Once the sex-doesn't-really matter-that-much monolith is broken, the inertia of blind acceptance and resignation is broken as well. New and disturbing sexual possibilities demand consideration which of course makes people very nervous. "Sexual happiness is simply not available to the loving wife and mother" becomes an inadequate answer to the subversive little voice that keeps asking, "Why don't you go for what you really want, sexually as well as in other ways." A disconcerting soup is being stirred, and not surprisingly one consequence is supreme hostility for the troublemaker in the group, the one whose choices puts others eye-to-eye with difficult feelings.

What Helen found was that the great majority of the women in her circle of friends turned against her with a vehemence that made clear how little they wanted to be reminded of the sexual possibilities they had given up in return for the predictability and security of monogamous marriage. It wasn't simply a matter of people simply saying, "Why is she doing that? I wouldn't want to do that for anything in the world." It was a matter of group condemnation and punishment -- punishment of the woman who dared utter the secret feeling shared by so many of her peers, the woman who dared say that the empress wanted to be wearing no clothes. Helen had broken the sacred mold of female sexual propriety and had thus become a palpable threat to every woman around her.

Fortunately, Helen also discovered that a smaller group of her women friends were enthusiastically (if privately) supportive of her sexual determination and courage. These were the women who were able to admit that there were major deficiencies in their own relationships, particularly with regard to their unfulfilled sexual desires.

It is an old saw men tend to divide mother from whore, and then marry against the grain of their sexual attractions in favor of a partnership based on predictability and safety. But women perform a parallel division, separating man-as-adventure from man-as-security, and pair with the safe men, even when it means giving up an ongoing life of sexual growth and passion. Not uncommonly, women choose sexually placid partners as a way of suppressing sexual urges that they are afraid will get them into emotional hot water, or that have gotten them into difficult places already. A decade or two later, the men these women consider husband material -- devoted, financially successful, safe, family men -- often turn out to be depressingly dull, emotionally and sexually. The sexual heat that once seemed so important to cool reasserts itself as a mix of fond memory and new possibility. Helen was surprised to find herself suddenly privy to the whispered sexual yearnings of many women friends who confided to her their own longstanding sexual frustrations, their secret affairs, their thoughts of leaving flat marriages for lives that they hoped would be more adventurous, more fulfilling, more sexually passionate.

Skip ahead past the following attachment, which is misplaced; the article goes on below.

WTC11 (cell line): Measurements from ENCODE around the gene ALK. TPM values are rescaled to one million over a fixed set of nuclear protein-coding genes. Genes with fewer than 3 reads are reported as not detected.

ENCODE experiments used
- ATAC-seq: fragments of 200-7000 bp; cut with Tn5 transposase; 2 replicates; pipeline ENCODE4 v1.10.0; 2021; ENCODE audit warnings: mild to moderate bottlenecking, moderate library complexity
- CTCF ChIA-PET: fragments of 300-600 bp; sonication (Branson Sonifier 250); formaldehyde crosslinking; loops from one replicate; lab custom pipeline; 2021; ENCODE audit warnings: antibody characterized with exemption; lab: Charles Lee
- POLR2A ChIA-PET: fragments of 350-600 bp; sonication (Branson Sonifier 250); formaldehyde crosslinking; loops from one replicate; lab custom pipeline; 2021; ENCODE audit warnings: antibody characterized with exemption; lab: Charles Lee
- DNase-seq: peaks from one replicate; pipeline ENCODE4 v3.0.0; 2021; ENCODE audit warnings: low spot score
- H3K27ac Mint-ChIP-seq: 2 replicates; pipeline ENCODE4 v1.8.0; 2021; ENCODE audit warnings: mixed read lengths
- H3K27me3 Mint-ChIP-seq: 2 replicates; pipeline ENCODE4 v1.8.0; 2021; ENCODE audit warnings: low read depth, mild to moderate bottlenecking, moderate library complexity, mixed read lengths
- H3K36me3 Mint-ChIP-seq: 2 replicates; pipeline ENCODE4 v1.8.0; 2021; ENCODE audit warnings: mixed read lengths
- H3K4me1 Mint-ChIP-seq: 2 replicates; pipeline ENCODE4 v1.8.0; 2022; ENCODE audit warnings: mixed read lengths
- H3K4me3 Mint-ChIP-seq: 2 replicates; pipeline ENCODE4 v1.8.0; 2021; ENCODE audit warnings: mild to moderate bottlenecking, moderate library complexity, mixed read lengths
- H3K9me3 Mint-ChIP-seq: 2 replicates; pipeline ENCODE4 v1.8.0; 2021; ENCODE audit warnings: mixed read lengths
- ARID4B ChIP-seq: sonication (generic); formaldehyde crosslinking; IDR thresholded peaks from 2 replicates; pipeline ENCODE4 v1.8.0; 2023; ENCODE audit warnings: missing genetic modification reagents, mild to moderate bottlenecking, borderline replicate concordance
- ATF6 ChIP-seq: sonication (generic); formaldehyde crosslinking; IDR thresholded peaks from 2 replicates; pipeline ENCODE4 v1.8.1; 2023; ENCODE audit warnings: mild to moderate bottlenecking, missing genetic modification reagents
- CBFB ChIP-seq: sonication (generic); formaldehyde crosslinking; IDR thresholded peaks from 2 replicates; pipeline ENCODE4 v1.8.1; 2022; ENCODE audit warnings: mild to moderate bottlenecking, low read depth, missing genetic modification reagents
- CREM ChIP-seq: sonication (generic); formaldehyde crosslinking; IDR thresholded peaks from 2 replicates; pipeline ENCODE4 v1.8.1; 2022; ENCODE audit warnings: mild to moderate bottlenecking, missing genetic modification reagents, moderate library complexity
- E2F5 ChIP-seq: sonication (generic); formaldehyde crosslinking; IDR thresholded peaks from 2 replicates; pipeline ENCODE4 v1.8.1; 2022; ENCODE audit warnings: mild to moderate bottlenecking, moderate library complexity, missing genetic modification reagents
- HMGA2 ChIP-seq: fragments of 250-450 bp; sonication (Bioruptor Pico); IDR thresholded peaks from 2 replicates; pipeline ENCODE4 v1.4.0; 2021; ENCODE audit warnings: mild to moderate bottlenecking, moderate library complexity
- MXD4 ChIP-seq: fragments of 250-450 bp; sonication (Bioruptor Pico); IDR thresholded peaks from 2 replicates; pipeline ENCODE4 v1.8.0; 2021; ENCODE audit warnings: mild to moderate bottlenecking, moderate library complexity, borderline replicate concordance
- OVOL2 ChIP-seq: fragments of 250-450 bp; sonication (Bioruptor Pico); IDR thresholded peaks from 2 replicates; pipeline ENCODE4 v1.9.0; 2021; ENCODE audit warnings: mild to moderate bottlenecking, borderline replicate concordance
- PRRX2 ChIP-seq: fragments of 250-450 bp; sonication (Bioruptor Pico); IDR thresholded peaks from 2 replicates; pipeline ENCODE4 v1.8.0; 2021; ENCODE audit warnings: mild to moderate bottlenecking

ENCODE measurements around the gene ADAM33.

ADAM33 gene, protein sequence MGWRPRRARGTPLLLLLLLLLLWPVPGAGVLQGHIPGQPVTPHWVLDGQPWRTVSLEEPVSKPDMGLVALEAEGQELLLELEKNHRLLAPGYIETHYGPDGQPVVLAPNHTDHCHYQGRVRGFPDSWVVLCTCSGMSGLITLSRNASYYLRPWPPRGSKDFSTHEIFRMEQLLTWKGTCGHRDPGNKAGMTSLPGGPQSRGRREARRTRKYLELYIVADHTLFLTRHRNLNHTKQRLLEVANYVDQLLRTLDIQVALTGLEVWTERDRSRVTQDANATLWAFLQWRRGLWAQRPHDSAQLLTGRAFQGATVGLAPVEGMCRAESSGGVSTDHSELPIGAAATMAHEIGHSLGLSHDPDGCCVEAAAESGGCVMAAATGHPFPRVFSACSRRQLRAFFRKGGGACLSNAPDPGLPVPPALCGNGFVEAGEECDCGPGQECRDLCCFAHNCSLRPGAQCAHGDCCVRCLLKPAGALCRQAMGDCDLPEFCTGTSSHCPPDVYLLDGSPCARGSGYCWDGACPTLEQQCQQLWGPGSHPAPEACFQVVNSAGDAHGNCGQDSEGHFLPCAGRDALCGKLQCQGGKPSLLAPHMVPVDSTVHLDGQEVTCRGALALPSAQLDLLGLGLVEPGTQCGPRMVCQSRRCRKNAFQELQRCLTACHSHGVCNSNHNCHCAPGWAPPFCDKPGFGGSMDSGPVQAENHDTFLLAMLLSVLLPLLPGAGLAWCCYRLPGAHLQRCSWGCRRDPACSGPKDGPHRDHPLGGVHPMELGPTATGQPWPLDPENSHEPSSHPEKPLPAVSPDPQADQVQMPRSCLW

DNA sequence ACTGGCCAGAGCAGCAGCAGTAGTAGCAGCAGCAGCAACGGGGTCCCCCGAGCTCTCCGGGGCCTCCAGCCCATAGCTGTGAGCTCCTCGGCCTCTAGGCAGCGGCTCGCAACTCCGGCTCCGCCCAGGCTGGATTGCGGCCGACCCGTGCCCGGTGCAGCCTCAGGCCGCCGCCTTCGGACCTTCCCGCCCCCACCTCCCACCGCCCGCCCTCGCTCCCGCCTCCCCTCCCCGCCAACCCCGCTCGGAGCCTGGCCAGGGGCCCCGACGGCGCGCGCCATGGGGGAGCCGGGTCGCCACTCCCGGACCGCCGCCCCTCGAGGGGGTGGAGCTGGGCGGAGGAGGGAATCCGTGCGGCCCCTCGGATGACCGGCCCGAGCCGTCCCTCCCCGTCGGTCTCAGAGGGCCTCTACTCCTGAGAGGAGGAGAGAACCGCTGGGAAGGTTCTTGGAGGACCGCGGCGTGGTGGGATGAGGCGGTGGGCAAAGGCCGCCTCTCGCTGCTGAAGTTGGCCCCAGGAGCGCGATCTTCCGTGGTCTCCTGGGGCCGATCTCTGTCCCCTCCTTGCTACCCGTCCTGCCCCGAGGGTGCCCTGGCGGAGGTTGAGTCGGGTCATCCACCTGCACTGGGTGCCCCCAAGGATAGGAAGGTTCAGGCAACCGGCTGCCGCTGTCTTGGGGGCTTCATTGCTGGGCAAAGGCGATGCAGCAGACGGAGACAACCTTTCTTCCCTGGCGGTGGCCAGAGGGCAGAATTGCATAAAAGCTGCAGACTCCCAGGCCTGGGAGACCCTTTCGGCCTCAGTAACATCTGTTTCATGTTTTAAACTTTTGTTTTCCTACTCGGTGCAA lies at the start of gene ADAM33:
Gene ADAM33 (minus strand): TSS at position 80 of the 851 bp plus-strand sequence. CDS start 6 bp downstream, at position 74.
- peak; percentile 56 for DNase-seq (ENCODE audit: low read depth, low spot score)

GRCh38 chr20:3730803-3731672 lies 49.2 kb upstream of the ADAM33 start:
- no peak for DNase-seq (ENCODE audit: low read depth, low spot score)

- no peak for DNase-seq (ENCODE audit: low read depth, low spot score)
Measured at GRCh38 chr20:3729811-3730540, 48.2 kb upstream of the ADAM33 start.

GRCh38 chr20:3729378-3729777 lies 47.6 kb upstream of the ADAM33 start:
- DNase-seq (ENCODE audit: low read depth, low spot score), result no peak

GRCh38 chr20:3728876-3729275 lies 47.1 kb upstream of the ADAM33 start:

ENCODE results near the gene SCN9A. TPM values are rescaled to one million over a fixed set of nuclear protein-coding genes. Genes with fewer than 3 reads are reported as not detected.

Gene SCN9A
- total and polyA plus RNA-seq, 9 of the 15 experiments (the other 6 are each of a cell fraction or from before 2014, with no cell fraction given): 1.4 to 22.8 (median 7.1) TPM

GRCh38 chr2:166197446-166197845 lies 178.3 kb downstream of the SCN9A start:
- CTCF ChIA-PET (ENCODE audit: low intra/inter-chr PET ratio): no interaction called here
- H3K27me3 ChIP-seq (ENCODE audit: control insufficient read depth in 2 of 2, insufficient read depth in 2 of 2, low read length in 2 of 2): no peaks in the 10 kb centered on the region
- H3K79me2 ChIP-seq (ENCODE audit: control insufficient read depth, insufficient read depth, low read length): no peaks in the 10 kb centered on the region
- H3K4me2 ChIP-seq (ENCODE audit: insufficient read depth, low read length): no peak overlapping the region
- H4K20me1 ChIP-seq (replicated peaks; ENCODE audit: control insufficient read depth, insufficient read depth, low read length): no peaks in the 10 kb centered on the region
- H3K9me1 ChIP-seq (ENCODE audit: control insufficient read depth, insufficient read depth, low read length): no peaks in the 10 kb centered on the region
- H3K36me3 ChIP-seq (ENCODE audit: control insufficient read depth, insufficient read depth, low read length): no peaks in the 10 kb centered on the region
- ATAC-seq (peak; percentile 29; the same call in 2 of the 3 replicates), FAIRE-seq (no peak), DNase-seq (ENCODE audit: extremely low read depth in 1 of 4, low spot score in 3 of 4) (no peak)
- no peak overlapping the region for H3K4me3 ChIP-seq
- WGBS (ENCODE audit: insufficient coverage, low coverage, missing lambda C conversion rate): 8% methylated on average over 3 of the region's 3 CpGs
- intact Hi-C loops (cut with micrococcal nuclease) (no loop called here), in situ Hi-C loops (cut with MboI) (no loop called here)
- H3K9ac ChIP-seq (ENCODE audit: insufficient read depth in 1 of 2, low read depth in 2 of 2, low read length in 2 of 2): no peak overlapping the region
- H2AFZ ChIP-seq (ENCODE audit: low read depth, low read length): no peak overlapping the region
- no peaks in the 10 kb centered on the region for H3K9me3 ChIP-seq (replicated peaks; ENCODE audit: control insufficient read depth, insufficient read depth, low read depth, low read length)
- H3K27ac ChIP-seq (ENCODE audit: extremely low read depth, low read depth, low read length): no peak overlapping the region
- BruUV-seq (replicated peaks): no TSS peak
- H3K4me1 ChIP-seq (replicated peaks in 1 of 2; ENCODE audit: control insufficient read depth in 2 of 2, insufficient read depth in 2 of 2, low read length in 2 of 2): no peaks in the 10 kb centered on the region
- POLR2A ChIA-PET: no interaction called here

The middle-aged women of the 90's are, after all, the same women who were young and single during the 70's, when sexual openness and exploration was nothing short of a pan-cultural explosion. Many of today's innocuously well-behaved, devoted wives and mothers have fond memories of unfettered sexual exploration, even though they later filed those impulses away under the heading of "something I did when I was young and had the room to be irresponsible."

For these women, Helen was a welcome provocation, a role model even, someone they in many ways dared themselves to embrace and emulate. They related to her as a sister seeker, an encouraging renegade, and watched carefully to see if she could actually recreate her life so radically and thrive. Of course, more of these women fantasized about their own changes than actually chose radical change, but the complacency of habitual, unquestioned, unfulfilled existence had been challenged for all.

This is why the woman who proclaims to herself that she is unwilling to go through the rest of her life without ongoing, meaningful, satisfying sex is by definition a threat to the established social order. This is why the woman who assigns this level of importance to her sexuality publicly -- the woman who, unwilling to pursue sexual satisfaction in secret, puts her sexual cards on the table for all to see without shame or apology -- is not only a sexual rebel, but also a sexual revolutionary: someone whose activity breeds desire for change in the people around her.

Challenging the primacy of marriage and family in this way has many of the same effects and consequences (albeit not as severe) as other, more widely discussed challenges to conventional sexual assumptions, such as being into s/m, cross-dressing, or coming out gay, lesbian, or bisexual. Assaults on sexual complacency take place at all levels of society -- in the heart of the beast as well as at the outer edges. With apologies to Gertrude Stein, a slut is a slut is a slut -- is any woman who refuses to allow herself to be controlled by a culture that stands ready to condemn and punish her for claiming her full, uppity, unrepentant right to her own sexuality on her own terms.

Disney Mischief

It started out as another of those roll-your-eyes newspaper stories. In the back pages of the Chronicle's Datebook section a couple of Sundays ago, there was a story about a group of Christians who were appalled at what they claimed were sinister immoral messages to children tucked away in Disney Studio's recent smash children's film, The Lion King. "Rightist Group Attacks Lion King" read the headline -- enough to give me a chuckle and get me to check out what the crazies were up to now.